Candidatus Carsonella ruddii

From Wikipedia, the free encyclopedia
Jump to: navigation, search
Candidatus Carsonella ruddii
Scientific classification
Kingdom: Bacteria
Phylum: Proteobacteria
Class: Gamma Proteobacteria
Order: unclassified
Genus: Candidatus Carsonella
Species: Ca. C. ruddii
Binomial name
Candidatus Carsonella ruddii
Thao et al. 2000

Candidatus Carsonella ruddii is an obligate endosymbiotic Gamma Proteobacterium[1] with one of the smallest genomes of any characterised bacteria.[2]

Endosymbiosis[edit]

The species is an endosymbiont that is present in all species of phloem sap-feeding insects known as psyllids.[3][4] The endosymbionts occurs in a specialised structure known as the bacteriome.

C. ruddii is not completely parasitic in its relationship with its host insect, but it supplies the host with some essential amino acids. It is therefore probably in the evolutionary process of becoming an organelle, like the mitochondria of mammalian cells.[5]

Genome[edit]

In 2006 the genome of Ca. C. ruddii strain Pv (Carsonella-Pv) of the hackberry petiole gall psyllid, Pachypsylla venusta, was sequenced at RIKEN in Japan and the University of Arizona. It was shown that the genome consists of a circular chromosome of 159,662 base pairs and that it has a high coding density (97%) with many overlapping genes and reduced gene length. The number of predicted genes was 182, also the lowest on record (NCBI-Genome). In comparison, Mycoplasma genitalium, which has the smallest genome of any free-living organism, has a genome of 521 genes. Numerous genes considered essential for life seem to be missing, suggesting that the species may have achieved organelle-like status.[2]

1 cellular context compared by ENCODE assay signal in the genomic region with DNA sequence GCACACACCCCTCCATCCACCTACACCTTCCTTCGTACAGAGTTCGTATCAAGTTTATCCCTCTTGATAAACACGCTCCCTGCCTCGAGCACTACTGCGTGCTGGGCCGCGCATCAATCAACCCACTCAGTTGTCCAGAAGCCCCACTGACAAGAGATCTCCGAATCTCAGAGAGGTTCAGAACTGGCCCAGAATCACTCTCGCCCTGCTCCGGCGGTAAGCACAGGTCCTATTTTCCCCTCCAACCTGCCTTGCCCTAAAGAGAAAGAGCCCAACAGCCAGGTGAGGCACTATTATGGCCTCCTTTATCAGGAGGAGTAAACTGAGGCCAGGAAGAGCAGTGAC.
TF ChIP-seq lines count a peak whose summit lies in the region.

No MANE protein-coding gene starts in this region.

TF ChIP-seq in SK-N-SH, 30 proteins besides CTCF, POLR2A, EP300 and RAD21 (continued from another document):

At the time of its sequencing, C. ruddii was thought to have the smallest genome of any characterized bacterial species.[6] Nasuia deltocephalinicola is now considered to have the known smallest bacterial genome (112kb).[7]

C. ruddii and related species appear to be actively undergoing gene loss.[8]

References[edit]

  1. ^ Spaulding, A. W.; von Dohlen, C. D. (1998). "Phylogenetic Characterization and Molecular Evolution of Bacterial Endosymbionts in Psyllids (Hemiptera: Sternorrhyncha)". Molecular Biology and Evolution. 15 (11): 1506–1513. doi:10.1093/oxfordjournals.molbev.a025878. 
  2. ^ a b Nakabachi A, Yamashita A, Toh H, Ishikawa H, Dunbar H, Moran N, Hattori M (2006). "The 160-kilobase genome of the bacterial endosymbiont Carsonella.". Science. 314 (5797): 267. PMID 17038615. doi:10.1126/science.1134196. 
  3. ^ Thao, M.L. (2000). "Cospeciation of Psyllids and Their Primary Prokaryotic Endosymbionts". Applied and Environmental Microbiology. 66: 2898–2905. doi:10.1128/aem.66.7.2898-2905.2000. 
  4. ^ Thao, M.L. (2001). "Phylogenetic analysis of vertically transmitted psyllid endosymbionts (Candidatus Carsonella ruddii) based on atpAGD and rpoC: comparisons with 16S-23S rDNA-derived phylogeny". Current Microbiology. 42: 419–21. PMID 11381334. doi:10.1007/s002840010240. 
  5. ^ Tortora(1), Funke(2), Case(3), Gerard J(1), Berdell R(2), Christine L(3) (2016). Microbiology: An Introduction (12th Edition). USA: Pearson. p. 315. ISBN 978-0321929150. 
  6. ^ Moran, Nancy A.; Bennett, Gordon M. (8 September 2014). "The Tiniest Tiny Genomes". Annual Review of Microbiology. 68 (1): 195–215. PMID 24995872. doi:10.1146/annurev-micro-091213-112901. 
  7. ^ Bennett, G. M.; Moran, N. A. (5 August 2013). "Small, Smaller, Smallest: The Origins and Evolution of Ancient Dual Symbioses in a Phloem-Feeding Insect". Genome Biology and Evolution. 5 (9): 1675–1688. PMC 3787670Freely accessible. PMID 23918810. doi:10.1093/gbe/evt118. 
  8. ^ Sloan, D. B.; Moran, N. A. (19 July 2012). "Genome Reduction and Co-evolution between the Primary and Secondary Bacterial Symbionts of Psyllids". Molecular Biology and Evolution. 29 (12): 3781–3792. PMC 3494270Freely accessible. PMID 22821013. doi:10.1093/molbev/mss180. 

External links[edit]